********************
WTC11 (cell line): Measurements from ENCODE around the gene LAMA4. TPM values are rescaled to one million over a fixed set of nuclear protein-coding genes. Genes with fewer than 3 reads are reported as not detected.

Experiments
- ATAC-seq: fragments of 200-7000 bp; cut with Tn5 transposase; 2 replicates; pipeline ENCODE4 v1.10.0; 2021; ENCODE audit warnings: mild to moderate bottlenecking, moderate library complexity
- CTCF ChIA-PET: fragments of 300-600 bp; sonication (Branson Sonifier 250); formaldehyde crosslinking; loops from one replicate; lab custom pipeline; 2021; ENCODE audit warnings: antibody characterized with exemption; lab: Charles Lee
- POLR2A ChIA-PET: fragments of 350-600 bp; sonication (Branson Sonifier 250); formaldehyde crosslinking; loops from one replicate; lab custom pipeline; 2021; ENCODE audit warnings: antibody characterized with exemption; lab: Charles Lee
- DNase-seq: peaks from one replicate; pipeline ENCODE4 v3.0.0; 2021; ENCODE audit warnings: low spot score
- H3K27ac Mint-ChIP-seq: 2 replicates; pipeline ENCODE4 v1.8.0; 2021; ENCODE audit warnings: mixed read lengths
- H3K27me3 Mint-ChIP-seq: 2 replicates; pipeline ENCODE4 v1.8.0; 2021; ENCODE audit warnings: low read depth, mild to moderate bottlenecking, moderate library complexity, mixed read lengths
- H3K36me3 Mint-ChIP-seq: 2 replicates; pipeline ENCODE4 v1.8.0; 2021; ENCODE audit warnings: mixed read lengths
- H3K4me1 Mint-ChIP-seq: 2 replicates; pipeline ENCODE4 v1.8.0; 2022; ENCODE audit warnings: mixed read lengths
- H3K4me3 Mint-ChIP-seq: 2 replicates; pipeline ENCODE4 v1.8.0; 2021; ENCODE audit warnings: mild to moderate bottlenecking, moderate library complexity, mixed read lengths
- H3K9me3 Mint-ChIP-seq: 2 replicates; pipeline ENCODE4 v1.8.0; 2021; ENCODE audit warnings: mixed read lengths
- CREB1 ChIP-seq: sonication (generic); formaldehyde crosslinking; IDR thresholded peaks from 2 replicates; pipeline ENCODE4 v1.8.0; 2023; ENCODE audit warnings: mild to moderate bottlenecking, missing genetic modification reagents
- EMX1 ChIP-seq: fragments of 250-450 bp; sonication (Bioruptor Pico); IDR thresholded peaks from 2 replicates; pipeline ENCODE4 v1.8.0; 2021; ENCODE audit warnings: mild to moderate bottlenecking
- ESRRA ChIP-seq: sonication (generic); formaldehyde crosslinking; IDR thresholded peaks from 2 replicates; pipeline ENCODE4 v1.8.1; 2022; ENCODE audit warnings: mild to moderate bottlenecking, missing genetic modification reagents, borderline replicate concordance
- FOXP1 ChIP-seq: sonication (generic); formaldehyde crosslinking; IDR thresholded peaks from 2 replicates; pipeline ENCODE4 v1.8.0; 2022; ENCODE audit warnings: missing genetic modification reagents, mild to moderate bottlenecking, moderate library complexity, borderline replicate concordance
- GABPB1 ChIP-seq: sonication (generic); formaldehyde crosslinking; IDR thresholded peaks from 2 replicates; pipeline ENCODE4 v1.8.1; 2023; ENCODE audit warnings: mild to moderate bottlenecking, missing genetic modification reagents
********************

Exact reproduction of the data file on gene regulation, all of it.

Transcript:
WTC11 (cell line): Measurements from ENCODE around the gene LAMA4. TPM values are rescaled to one million over a fixed set of nuclear protein-coding genes. Genes with fewer than 3 reads are reported as not detected.

Experiments
- ATAC-seq: fragments of 200-7000 bp; cut with Tn5 transposase; 2 replicates; pipeline ENCODE4 v1.10.0; 2021; ENCODE audit warnings: mild to moderate bottlenecking, moderate library complexity
- CTCF ChIA-PET: fragments of 300-600 bp; sonication (Branson Sonifier 250); formaldehyde crosslinking; loops from one replicate; lab custom pipeline; 2021; ENCODE audit warnings: antibody characterized with exemption; lab: Charles Lee
- POLR2A ChIA-PET: fragments of 350-600 bp; sonication (Branson Sonifier 250); formaldehyde crosslinking; loops from one replicate; lab custom pipeline; 2021; ENCODE audit warnings: antibody characterized with exemption; lab: Charles Lee
- DNase-seq: peaks from one replicate; pipeline ENCODE4 v3.0.0; 2021; ENCODE audit warnings: low spot score
- H3K27ac Mint-ChIP-seq: 2 replicates; pipeline ENCODE4 v1.8.0; 2021; ENCODE audit warnings: mixed read lengths
- H3K27me3 Mint-ChIP-seq: 2 replicates; pipeline ENCODE4 v1.8.0; 2021; ENCODE audit warnings: low read depth, mild to moderate bottlenecking, moderate library complexity, mixed read lengths
- H3K36me3 Mint-ChIP-seq: 2 replicates; pipeline ENCODE4 v1.8.0; 2021; ENCODE audit warnings: mixed read lengths
- H3K4me1 Mint-ChIP-seq: 2 replicates; pipeline ENCODE4 v1.8.0; 2022; ENCODE audit warnings: mixed read lengths
- H3K4me3 Mint-ChIP-seq: 2 replicates; pipeline ENCODE4 v1.8.0; 2021; ENCODE audit warnings: mild to moderate bottlenecking, moderate library complexity, mixed read lengths
- H3K9me3 Mint-ChIP-seq: 2 replicates; pipeline ENCODE4 v1.8.0; 2021; ENCODE audit warnings: mixed read lengths
- CREB1 ChIP-seq: sonication (generic); formaldehyde crosslinking; IDR thresholded peaks from 2 replicates; pipeline ENCODE4 v1.8.0; 2023; ENCODE audit warnings: mild to moderate bottlenecking, missing genetic modification reagents
- EMX1 ChIP-seq: fragments of 250-450 bp; sonication (Bioruptor Pico); IDR thresholded peaks from 2 replicates; pipeline ENCODE4 v1.8.0; 2021; ENCODE audit warnings: mild to moderate bottlenecking
- ESRRA ChIP-seq: sonication (generic); formaldehyde crosslinking; IDR thresholded peaks from 2 replicates; pipeline ENCODE4 v1.8.1; 2022; ENCODE audit warnings: mild to moderate bottlenecking, missing genetic modification reagents, borderline replicate concordance
- FOXP1 ChIP-seq: sonication (generic); formaldehyde crosslinking; IDR thresholded peaks from 2 replicates; pipeline ENCODE4 v1.8.0; 2022; ENCODE audit warnings: missing genetic modification reagents, mild to moderate bottlenecking, moderate library complexity, borderline replicate concordance
- GABPB1 ChIP-seq: sonication (generic); formaldehyde crosslinking; IDR thresholded peaks from 2 replicates; pipeline ENCODE4 v1.8.1; 2023; ENCODE audit warnings: mild to moderate bottlenecking, missing genetic modification reagents